“Key & Peele” (the comedians Keegan-Michael Key and Jordan Peele) are considered the next generation of top black comedians (that’s a link to The New York Times endorsement). Their sketch comedy show on the American channel Comedy Central is supposed to take over from where Dave Chappelle left things when he went on vacation to Durban, South Africa. They’ve received the endorsement of Barack Obama (they’ve done sketches about Obama’s “anger translator” Luther which is really funny). In mainstream newspaper profiles they’re described as not treating “social issues with kid gloves,” “send(ing) up race, class and culture while holding the attention of a young, diverse demographic” and skewering black and white characters alike. Not everyone agrees. On Salon.com, Karina Richardson writes that “Key and Peele address (the) tension and frustration (in how the world sees black people and how black people see themselves) by juxtaposing black identities, their own and their characters’, with black caricatures in popular culture.” However, she claims, “the show’s largest flaw is its preoccupation with translating a particular black experience for liberal white sensibilities. Its eagerness to avoid offense hangs over every tepid sketch about race, sketches already laboring under excessive gentleness and lack of imagination. In each sketch black people are impeded by their own blackness, or more specifically black men cling to an idea of black masculinity, one that Key and Peele suggest is a needless performance.” Anyway, they’ve just scored a second season. Which is a good way to introduce the sketch above. Not sure I find this sketch–with its bad accents–funny (my post from a while ago refers). But maybe that’s the point?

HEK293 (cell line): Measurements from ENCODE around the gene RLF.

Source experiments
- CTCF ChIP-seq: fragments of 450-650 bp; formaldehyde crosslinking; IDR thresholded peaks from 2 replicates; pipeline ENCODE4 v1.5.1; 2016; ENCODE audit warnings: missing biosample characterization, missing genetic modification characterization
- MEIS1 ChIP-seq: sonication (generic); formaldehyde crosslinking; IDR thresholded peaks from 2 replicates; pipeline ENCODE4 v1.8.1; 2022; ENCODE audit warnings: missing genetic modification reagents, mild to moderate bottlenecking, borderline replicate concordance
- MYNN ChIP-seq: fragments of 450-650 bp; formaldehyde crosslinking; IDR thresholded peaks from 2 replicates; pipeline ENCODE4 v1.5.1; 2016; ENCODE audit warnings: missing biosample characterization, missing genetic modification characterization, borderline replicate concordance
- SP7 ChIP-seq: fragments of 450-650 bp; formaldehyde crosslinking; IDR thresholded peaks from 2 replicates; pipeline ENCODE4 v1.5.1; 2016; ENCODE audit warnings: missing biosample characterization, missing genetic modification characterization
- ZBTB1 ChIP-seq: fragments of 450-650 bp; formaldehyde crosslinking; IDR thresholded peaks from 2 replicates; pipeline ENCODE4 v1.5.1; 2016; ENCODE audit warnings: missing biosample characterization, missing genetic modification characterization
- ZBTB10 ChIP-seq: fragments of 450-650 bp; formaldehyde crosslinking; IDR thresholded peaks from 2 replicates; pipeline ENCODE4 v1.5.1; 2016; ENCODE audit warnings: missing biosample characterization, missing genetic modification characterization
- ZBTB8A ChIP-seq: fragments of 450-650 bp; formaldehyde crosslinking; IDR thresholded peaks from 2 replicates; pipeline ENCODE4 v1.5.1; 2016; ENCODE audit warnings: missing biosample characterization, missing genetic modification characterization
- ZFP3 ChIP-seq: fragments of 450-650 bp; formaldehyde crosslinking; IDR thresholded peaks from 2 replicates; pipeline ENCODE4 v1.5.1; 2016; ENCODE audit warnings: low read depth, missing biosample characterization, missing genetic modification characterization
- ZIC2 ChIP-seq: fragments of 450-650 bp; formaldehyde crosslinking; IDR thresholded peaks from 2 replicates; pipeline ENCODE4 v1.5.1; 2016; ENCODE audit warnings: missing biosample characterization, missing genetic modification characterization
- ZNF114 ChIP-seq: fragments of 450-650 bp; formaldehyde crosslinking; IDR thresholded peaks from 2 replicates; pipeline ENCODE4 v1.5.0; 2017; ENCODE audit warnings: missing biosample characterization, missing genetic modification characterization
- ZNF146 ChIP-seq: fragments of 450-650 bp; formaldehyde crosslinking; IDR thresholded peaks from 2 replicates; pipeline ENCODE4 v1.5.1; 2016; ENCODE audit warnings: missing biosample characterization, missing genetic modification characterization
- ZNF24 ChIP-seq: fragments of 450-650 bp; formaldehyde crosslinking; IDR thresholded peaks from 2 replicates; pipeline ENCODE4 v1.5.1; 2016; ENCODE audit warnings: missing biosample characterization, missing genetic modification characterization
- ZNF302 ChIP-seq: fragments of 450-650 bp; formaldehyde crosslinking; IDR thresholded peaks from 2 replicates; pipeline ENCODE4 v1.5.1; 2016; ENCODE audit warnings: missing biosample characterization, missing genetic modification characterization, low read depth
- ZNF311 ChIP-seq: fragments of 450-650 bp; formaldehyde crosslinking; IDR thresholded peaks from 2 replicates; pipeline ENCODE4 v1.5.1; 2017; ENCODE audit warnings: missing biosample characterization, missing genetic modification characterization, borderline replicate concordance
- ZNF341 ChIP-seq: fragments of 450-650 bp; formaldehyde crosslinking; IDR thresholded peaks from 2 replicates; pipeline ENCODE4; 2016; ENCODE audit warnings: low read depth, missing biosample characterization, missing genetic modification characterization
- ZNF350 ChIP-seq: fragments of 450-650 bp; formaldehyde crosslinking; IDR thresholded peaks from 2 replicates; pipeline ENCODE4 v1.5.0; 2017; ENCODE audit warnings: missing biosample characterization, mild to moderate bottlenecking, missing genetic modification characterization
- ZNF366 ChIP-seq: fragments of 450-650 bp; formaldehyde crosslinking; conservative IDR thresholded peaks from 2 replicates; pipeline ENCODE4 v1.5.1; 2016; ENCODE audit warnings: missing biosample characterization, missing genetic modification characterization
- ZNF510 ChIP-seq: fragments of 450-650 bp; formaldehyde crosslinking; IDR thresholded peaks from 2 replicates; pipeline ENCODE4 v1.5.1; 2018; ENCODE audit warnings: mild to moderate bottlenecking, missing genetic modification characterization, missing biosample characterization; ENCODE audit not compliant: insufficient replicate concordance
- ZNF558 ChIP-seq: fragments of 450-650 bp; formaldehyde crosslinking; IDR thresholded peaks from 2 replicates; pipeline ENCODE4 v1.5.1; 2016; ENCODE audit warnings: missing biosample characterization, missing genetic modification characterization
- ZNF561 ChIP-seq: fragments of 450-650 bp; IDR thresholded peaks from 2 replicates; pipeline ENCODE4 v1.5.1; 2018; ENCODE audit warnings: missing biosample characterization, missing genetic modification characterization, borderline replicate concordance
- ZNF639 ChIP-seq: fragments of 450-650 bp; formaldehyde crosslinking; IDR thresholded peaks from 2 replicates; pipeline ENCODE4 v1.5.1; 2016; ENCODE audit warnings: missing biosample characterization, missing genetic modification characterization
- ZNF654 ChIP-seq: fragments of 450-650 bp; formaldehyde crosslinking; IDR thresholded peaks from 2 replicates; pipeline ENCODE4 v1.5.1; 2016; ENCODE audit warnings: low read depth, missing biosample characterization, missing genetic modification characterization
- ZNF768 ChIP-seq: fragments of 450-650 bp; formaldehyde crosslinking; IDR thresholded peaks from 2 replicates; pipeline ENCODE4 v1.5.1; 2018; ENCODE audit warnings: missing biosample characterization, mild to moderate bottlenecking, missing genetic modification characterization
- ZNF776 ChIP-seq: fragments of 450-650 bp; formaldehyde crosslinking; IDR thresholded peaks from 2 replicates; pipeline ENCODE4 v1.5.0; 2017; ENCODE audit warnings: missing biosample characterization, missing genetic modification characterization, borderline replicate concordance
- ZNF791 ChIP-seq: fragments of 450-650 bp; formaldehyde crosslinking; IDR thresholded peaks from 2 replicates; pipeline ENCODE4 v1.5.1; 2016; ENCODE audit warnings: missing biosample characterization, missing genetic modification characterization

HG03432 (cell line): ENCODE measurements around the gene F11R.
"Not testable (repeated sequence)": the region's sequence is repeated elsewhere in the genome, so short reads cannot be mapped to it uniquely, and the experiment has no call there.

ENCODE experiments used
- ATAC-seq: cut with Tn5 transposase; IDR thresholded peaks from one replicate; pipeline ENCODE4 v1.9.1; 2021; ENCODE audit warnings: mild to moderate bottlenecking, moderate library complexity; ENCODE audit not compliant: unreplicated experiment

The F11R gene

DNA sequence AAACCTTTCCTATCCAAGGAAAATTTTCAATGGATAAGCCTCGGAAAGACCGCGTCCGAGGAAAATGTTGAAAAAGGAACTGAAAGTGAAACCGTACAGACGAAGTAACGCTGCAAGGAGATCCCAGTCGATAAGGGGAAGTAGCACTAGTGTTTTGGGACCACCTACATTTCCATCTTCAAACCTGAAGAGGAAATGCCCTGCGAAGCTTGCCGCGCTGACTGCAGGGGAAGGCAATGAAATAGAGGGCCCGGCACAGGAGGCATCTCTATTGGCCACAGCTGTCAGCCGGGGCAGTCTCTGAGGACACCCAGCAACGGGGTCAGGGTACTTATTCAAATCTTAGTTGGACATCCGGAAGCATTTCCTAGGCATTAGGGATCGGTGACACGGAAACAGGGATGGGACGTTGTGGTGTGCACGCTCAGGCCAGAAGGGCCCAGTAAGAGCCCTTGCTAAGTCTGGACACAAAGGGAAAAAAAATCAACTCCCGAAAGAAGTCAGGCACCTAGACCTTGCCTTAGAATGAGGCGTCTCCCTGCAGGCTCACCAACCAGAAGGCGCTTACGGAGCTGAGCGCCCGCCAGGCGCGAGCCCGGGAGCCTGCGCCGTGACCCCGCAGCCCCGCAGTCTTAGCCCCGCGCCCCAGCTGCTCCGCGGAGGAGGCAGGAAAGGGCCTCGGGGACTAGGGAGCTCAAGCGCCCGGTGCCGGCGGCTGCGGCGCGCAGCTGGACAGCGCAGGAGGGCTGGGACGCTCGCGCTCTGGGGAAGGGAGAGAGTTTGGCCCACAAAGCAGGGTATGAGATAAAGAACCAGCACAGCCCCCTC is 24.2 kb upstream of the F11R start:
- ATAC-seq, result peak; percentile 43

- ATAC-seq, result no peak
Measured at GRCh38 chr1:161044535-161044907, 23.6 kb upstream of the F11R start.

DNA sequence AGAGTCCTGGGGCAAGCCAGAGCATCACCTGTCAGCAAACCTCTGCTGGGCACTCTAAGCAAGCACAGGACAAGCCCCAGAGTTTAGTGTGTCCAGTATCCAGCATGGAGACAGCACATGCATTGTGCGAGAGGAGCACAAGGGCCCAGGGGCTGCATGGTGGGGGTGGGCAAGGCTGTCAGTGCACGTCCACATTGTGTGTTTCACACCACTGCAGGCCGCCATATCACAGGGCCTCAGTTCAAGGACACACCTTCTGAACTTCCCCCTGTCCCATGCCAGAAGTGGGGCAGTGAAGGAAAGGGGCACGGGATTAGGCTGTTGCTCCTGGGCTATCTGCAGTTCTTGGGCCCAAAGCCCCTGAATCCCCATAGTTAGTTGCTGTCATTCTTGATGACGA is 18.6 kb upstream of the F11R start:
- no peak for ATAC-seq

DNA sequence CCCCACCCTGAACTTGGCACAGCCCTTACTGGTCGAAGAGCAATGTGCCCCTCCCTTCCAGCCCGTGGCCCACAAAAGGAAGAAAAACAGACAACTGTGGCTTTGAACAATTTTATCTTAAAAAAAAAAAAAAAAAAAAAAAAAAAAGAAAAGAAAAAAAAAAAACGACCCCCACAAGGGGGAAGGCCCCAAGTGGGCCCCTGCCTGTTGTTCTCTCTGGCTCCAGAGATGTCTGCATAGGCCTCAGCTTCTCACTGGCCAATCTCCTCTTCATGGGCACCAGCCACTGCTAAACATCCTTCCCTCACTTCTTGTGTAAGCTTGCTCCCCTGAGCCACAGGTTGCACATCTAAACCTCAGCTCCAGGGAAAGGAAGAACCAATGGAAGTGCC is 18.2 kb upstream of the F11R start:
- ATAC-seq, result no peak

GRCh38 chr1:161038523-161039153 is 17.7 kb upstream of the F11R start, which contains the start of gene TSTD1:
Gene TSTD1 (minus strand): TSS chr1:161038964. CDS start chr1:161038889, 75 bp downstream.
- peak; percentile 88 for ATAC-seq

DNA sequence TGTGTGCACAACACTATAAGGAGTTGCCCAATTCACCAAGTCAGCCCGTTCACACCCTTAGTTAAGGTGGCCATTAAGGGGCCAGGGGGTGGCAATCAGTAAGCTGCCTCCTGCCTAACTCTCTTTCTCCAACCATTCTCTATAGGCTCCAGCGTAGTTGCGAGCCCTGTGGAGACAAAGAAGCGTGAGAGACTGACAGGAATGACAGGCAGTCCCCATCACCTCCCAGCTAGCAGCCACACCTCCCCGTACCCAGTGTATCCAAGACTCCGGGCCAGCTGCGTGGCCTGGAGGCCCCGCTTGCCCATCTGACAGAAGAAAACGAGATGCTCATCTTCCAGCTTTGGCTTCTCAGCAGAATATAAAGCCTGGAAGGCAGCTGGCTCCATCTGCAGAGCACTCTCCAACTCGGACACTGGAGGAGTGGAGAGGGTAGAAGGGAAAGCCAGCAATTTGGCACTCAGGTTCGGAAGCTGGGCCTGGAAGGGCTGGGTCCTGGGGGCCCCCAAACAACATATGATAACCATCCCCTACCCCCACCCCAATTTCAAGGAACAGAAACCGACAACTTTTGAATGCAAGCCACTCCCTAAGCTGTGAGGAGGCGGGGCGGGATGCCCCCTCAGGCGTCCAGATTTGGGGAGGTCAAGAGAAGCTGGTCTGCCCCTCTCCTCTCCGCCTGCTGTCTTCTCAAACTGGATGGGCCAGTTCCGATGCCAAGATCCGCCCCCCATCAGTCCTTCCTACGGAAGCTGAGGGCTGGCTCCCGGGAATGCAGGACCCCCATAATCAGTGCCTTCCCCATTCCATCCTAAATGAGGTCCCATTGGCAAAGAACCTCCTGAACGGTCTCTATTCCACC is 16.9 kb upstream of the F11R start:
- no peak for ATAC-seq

Further Reading

No more caricatures

Engaging seriously with Winnie Madikizela-Mandela’s life could help us understand how South Africa got where it is and where it’s going.